For all its seemingly chaotic components, ‘Strawberry Jam’s clamour is cohesive. The album’s concoction of acoustic and synthesised is constant, as is its toddler bawl that, at its best, courts strikingly tender moments in their curious musical language: Evolving vocals wrench ‘Cuckoo Cuckoo’ from cute to terrifying, expressed in utterly surreal English-as-a-foreign-language tones. On elegiac ‘Derek’ playful innocent sounds are juxtaposed against a tribute to a man’s sheltie that becomes contrasted against a relationship dogged by need. The album’s two climatic tracks even recall ‘War’-era U2, though a U2 etched with typewriter stomps in tribal rhythms!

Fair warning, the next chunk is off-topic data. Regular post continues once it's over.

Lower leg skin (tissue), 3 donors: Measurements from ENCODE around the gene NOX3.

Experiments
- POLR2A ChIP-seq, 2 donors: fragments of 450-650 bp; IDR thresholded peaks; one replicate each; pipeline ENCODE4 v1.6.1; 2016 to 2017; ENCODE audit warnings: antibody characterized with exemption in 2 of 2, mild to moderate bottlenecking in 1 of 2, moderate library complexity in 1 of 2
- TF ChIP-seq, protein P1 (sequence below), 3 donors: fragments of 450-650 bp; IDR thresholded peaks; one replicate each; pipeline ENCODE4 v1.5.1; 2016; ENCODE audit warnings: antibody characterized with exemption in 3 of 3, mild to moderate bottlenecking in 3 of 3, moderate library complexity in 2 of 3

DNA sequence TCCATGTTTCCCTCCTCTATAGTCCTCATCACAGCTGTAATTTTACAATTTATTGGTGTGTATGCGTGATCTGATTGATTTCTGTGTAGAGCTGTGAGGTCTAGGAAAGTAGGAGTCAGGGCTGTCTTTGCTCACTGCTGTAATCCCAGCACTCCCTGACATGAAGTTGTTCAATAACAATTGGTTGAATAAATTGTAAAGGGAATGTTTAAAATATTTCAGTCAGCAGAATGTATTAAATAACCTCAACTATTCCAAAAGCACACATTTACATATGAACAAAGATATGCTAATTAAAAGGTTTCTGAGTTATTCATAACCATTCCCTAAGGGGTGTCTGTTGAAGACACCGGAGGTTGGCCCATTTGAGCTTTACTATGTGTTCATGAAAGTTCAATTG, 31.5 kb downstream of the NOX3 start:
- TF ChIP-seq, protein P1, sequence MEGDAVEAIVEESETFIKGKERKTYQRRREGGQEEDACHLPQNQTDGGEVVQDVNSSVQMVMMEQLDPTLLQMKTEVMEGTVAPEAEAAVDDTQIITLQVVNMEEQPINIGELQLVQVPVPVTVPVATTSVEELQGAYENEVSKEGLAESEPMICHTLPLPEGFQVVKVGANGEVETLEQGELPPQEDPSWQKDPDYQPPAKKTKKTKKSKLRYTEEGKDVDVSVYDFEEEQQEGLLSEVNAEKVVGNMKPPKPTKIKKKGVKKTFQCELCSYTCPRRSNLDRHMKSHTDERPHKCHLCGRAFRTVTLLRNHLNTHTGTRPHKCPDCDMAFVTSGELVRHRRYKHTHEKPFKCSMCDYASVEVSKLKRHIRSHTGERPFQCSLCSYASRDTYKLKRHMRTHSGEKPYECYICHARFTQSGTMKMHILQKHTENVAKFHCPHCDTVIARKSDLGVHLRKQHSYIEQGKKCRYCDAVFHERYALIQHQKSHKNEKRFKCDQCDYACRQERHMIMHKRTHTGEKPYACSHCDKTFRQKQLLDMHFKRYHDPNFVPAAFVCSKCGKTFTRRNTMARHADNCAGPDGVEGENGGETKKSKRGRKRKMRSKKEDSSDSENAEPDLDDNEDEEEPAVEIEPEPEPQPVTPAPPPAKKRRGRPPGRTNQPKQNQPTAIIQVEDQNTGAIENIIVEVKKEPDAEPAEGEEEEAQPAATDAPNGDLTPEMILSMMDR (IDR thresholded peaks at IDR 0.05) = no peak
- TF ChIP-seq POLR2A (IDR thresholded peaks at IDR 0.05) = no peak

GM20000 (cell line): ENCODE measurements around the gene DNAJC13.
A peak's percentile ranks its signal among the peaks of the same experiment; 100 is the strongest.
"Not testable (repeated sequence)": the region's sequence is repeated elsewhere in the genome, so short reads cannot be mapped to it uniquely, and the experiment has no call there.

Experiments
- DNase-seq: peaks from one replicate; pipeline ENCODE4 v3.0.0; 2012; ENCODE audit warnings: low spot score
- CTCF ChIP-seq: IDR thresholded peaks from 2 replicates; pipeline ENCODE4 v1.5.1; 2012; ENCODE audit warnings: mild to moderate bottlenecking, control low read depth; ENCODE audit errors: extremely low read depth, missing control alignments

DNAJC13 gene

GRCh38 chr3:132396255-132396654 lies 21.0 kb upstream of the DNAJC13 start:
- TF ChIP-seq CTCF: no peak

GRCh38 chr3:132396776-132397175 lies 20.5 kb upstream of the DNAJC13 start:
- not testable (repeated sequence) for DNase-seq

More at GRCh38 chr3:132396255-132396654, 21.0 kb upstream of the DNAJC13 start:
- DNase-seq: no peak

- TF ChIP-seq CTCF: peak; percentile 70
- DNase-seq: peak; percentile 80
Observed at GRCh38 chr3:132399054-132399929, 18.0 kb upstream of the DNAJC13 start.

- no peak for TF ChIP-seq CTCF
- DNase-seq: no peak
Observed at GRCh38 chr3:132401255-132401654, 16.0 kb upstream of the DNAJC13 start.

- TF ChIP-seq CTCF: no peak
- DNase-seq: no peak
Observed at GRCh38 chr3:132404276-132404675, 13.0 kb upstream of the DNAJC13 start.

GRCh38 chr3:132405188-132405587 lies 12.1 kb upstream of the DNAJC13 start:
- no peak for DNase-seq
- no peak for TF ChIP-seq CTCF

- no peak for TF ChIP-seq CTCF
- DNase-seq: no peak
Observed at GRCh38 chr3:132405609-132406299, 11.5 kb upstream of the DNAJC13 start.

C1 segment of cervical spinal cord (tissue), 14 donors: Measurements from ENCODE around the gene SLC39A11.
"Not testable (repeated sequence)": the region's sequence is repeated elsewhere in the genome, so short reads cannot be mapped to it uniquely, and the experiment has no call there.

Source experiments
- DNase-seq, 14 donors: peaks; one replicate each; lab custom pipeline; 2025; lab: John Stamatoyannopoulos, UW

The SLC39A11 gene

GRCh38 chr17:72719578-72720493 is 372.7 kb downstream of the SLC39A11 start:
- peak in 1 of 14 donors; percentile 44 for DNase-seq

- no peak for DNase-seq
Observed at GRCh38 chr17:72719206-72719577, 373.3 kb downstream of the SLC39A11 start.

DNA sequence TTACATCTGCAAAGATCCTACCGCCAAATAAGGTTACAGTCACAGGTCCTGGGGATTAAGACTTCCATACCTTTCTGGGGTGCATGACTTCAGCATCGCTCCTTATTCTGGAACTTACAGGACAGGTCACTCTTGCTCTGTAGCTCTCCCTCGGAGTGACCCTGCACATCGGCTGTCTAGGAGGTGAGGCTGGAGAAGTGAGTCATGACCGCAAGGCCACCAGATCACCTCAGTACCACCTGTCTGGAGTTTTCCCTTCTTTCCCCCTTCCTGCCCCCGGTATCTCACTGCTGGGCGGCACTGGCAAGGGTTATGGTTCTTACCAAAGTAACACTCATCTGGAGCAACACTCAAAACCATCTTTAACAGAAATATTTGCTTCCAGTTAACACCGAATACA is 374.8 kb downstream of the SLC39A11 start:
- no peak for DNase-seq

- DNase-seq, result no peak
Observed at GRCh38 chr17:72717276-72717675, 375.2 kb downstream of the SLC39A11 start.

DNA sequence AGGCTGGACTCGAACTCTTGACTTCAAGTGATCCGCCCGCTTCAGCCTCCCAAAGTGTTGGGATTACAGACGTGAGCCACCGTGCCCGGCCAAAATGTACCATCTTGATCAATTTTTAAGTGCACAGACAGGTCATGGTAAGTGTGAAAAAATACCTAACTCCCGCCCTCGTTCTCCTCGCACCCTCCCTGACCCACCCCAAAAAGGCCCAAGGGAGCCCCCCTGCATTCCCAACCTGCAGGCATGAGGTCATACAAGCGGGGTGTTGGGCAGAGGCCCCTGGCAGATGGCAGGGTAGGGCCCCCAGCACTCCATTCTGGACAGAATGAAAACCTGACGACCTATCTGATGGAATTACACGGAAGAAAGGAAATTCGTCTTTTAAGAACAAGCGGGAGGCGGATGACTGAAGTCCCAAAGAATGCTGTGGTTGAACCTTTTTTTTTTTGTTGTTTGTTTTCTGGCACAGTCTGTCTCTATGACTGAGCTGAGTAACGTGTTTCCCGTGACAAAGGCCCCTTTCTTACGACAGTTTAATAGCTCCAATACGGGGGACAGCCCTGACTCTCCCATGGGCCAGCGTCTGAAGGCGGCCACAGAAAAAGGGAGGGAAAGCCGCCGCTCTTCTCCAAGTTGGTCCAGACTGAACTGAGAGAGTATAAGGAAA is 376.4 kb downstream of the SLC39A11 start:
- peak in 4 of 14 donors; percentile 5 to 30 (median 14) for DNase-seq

Despite maintaining an impressive fluency, ‘Strawberry Jam’s characteristics achieve mixed results: the switch to screaming is raucously liberating on ‘Peacebone’, yet becomes infuriating on ‘For Reverend Green’, a song crippled by its overload of trying vocal hooks.
Animal Collective convey an overall serenity in their individual warped world; ‘Strawberry Jam’, despite earnest notions of angst, is ultimately reassured in this serenity, a work beautifully at ease. As a glorious entire I cannot say a word against it, except that, bar its startlingly fantastic bookends (below), I can’t listen to it.